Quoting Faro (Thread starter):
besides the hypothetical BWB




Where there's a will, there's a way
User currently offlineFaro From Egypt, joined Aug 2007, 1613 posts, RR: 0
Reply 8, posted (7 years 1 week 4 days 18 hours ago) and read 2290 times:



Quoting Tdscanuck (Reply 5):
Why is it sad? With enough people working on it, and enough money riding on it, and enough time, everyone was bound to converge on the solution that works best.

Sad in the sense of less variety; basically, it's as if each and every woman on this planet suddenly dyed their hair blonde. Not necessarily bad in itself, but less varied.

Faro



The chalice not my son
User currently offline2H4 From United States of America, joined Oct 2004, 8956 posts, RR: 60
Reply 9, posted (7 years 1 week 4 days 15 hours ago) and read 2251 times:
AIRLINERS.NET CREW
DATABASE EDITOR



Quoting Starlionblue (Reply 6):
Indeed. Just look at cars. How many 6 wheel vehicles with fighter style canopies do you see on the roads today?

...And it's a damn shame, let me tell you:



 bigthumbsup 

2H4



Intentionally Left Blank
User currently offlineBond007 From United States of America, joined Mar 2005, 5454 posts, RR: 8
Reply 10, posted (7 years 1 week 4 days 15 hours ago) and read 2248 times:



Quoting Faro (Reply 8):
Sad in the sense of less variety;

Well, remember that for smaller RJ aircraft, and almost (if not all) business/corporate aircraft, the opposite is true ... they are all tail-mouinted.


Jimbo



I'd rather be on the ground wishing I was in the air, than in the air wishing I was on the ground!
User currently offlineStarlionblue From Greenland, joined Feb 2004, 17174 posts, RR: 66
Reply 11, posted (7 years 1 week 4 days 13 hours ago) and read 2231 times:



Quoting 2H4 (Reply 9):

Quoting Starlionblue (Reply 6):
Indeed. Just look at cars. How many 6 wheel vehicles with fighter style canopies do you see on the roads today?

...And it's a damn shame, let me tell you:

Sure is. Just out of curiosity, how many pics are in the 2H4 Doomsday Vault?



"There are no stupid questions, but there are a lot of inquisitive idiots."
User currently offline2H4 From United States of America, joined Oct 2004, 8956 posts, RR: 60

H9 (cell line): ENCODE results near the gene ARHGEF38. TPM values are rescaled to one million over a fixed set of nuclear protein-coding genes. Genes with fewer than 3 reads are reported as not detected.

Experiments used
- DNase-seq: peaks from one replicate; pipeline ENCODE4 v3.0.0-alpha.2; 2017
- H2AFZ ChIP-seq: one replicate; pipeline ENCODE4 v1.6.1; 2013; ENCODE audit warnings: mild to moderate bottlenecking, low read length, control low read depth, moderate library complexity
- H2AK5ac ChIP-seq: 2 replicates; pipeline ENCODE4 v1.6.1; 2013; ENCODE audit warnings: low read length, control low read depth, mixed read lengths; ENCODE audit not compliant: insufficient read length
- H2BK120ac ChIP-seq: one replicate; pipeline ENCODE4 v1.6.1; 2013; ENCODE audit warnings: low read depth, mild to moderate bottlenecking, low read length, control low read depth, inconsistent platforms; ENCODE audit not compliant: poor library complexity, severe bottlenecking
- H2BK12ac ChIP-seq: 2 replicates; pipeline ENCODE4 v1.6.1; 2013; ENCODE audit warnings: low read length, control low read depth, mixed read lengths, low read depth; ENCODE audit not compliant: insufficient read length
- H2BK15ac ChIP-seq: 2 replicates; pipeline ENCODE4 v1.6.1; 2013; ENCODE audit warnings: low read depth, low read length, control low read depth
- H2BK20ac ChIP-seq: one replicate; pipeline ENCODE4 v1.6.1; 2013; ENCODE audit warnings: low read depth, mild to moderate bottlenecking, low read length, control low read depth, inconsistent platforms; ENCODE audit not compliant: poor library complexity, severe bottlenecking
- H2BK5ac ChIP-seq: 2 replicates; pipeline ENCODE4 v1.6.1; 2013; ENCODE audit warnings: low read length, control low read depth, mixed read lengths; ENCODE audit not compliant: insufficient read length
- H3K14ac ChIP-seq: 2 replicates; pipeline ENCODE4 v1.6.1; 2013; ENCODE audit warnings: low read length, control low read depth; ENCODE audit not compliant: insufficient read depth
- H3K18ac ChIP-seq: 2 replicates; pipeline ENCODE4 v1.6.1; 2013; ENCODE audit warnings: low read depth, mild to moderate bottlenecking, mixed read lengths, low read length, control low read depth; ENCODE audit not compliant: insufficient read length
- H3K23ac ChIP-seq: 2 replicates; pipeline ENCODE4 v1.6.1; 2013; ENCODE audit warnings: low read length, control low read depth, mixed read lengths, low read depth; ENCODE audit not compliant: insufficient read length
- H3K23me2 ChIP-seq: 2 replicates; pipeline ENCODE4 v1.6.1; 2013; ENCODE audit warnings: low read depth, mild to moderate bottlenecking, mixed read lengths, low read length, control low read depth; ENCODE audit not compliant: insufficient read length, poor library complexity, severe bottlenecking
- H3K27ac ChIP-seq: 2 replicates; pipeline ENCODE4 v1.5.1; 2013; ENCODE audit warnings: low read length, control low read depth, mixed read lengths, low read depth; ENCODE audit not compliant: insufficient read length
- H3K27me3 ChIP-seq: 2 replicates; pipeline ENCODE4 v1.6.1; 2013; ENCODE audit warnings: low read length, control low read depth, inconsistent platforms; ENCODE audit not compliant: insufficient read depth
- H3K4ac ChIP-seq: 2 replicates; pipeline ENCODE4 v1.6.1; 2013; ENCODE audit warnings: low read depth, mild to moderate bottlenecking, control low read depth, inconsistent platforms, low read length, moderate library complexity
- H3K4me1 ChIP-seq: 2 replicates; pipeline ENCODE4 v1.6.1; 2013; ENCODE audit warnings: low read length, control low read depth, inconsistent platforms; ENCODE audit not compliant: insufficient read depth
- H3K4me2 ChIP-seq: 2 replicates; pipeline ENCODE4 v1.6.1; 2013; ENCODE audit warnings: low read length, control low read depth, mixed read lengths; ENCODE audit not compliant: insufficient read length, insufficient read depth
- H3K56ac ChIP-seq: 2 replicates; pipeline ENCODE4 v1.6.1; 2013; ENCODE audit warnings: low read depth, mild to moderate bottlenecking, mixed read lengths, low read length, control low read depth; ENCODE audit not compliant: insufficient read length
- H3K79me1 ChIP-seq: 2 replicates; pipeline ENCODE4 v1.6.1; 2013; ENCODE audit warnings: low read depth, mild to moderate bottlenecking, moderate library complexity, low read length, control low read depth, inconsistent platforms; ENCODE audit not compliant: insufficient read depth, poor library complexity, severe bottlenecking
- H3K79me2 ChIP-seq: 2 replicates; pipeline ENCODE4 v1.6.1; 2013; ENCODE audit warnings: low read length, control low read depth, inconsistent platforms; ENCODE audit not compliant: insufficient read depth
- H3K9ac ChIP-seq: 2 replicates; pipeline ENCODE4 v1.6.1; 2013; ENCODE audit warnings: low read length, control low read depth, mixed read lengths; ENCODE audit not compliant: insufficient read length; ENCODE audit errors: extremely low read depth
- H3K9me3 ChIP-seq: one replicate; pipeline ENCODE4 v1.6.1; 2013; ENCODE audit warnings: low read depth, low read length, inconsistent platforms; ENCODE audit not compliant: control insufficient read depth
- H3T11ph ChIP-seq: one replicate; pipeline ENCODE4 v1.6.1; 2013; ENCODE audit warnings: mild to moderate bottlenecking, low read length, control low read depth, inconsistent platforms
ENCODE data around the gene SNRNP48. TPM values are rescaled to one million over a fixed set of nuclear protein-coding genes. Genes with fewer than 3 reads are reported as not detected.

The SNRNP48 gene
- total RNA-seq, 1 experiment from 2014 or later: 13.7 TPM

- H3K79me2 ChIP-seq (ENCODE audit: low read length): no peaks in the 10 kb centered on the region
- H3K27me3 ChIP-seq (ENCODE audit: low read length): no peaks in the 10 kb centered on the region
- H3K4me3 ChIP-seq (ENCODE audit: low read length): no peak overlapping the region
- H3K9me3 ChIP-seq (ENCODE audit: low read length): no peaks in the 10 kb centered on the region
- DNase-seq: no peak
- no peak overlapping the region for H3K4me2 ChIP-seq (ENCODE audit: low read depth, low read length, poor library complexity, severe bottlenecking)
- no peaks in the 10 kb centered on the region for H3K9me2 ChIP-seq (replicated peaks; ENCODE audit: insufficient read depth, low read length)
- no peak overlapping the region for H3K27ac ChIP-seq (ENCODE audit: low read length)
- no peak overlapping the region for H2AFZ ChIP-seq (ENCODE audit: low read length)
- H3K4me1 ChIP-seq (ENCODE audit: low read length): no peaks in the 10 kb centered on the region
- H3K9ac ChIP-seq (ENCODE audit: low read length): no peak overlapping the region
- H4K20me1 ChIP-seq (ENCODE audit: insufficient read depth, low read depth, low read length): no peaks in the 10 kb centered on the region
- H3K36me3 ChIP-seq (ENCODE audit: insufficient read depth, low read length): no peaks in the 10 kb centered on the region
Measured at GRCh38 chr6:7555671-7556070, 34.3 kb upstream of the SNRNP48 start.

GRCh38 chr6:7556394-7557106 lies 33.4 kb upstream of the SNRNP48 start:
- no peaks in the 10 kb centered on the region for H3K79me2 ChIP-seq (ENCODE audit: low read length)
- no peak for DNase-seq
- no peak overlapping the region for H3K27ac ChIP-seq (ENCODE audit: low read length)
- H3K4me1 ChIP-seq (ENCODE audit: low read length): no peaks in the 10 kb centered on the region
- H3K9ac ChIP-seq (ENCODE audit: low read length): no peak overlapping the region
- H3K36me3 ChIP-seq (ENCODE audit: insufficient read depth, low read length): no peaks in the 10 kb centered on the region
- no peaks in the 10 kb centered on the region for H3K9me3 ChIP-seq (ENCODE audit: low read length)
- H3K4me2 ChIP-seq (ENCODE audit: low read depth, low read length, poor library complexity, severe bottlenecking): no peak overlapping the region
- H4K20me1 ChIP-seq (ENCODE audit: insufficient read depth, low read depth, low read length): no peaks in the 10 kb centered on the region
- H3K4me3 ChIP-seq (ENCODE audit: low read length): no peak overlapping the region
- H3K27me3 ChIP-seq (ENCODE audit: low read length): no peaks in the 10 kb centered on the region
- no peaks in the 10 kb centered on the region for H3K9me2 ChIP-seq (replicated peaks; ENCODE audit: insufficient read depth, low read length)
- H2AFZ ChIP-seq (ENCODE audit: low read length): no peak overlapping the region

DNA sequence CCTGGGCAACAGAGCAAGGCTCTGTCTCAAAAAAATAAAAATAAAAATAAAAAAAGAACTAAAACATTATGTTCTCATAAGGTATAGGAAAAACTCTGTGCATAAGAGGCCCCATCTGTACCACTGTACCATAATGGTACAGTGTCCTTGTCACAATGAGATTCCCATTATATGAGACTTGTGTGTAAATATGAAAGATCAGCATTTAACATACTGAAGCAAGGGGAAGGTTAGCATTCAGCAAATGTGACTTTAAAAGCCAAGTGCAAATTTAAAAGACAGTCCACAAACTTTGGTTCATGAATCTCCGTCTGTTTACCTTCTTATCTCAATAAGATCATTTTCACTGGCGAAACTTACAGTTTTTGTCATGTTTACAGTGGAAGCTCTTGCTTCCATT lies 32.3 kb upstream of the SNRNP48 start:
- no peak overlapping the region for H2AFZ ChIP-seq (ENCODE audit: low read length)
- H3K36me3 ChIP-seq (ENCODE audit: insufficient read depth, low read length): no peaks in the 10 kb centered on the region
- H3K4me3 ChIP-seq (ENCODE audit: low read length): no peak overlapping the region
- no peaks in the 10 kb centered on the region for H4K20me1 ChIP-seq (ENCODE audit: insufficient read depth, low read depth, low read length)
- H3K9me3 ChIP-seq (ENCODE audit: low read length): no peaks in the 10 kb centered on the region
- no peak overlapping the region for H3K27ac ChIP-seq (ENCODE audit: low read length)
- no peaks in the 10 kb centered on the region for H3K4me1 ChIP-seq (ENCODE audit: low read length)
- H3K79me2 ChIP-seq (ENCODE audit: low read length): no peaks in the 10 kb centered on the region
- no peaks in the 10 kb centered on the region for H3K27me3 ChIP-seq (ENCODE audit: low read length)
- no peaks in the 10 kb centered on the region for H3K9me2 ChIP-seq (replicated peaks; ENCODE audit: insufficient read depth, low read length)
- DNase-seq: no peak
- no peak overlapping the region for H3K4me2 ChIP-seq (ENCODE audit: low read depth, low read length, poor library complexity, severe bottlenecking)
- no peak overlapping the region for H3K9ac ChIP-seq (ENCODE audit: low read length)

Reply 12, posted (7 years 1 week 4 days 13 hours ago) and read 2213 times:
AIRLINERS.NET CREW
DATABASE EDITOR



Quoting Starlionblue (Reply 11):
Just out of curiosity, how many pics are in the 2H4 Doomsday Vault?

Unknown. The Doomsday Vault has never been fully mapped and explored.

2H4



Intentionally Left Blank
User currently offlineAvro7 From United States of America, joined Sep 2007, 46 posts, RR: 0
Reply 13, posted (7 years 1 week 4 days 9 hours ago) and read 2143 times:

ok, just for the sake of wasting a few electrons- what about two under the wing and two on the aft fusalage on a large aircraft for optimized engine-out performance?

Or would that just combine a bunch of the worst features of both configurations?


User currently offlineKELPkid From United States of America, joined Nov 2005, 6428 posts, RR: 3
Reply 14, posted (7 years 1 week 4 days 9 hours ago) and read 2135 times:



Quoting Starlionblue (Reply 11):


Quoting 2H4 (Reply 9):

Quoting Starlionblue (Reply 6):
Indeed. Just look at cars. How many 6 wheel vehicles with fighter style canopies do you see on the roads today?

...And it's a damn shame, let me tell you:

Sure is. Just out of curiosity, how many pics are in the 2H4 Doomsday Vault?

Ooof, there's automotive pictures in there, too.  faint 

2H4, I DOUBLE DOG DARE YOU to put the canopy from the original Pontiac Firebird in the next Identify This! thread...  mischievous 



Celebrating the birth of KELPkidJR on August 5, 2009 :-)
User currently offlineStarlionblue From Greenland, joined Feb 2004, 17174 posts, RR: 66
Reply 15, posted (7 years 1 week 4 days 4 hours ago) and read 2055 times:



Quoting Avro7 (Reply 13):
ok, just for the sake of wasting a few electrons- what about two under the wing and two on the aft fusalage on a large aircraft for optimized engine-out performance?

Or would that just combine a bunch of the worst features of both configurations?

Not perhaps combine the worst features, but you'd need to do the plumbing twice, if you will. That is, going from two to four underslung only adds some more plumbing and stuff in the wings. The equivalent with going from two to four on the tail. But having both means you need control runs and plumbing, plus the requisite pylons with strengthening, in two places.

That was also one of the problems with triplets. That tail mounted engine was an oddball.



"There are no stupid questions, but there are a lot of inquisitive idiots."
User currently offlineMetroliner From United Kingdom, joined Jan 2007, 1067 posts, RR: 1
Reply 16, posted (7 years 1 week 3 days 21 hours ago) and read 1991 times:

Hey all,

I'd also encourage anyone disillusioned with modern airliner designs to go and look at what's happening in Russia - some fantastic configurations there, especially with the likes of the Beriev amphibs (with the twin turbofans mounted high out of the water) and the An-72/4 series, and even Ekranoplans! Big grin

Toni



Set the controls for the heart of the Sun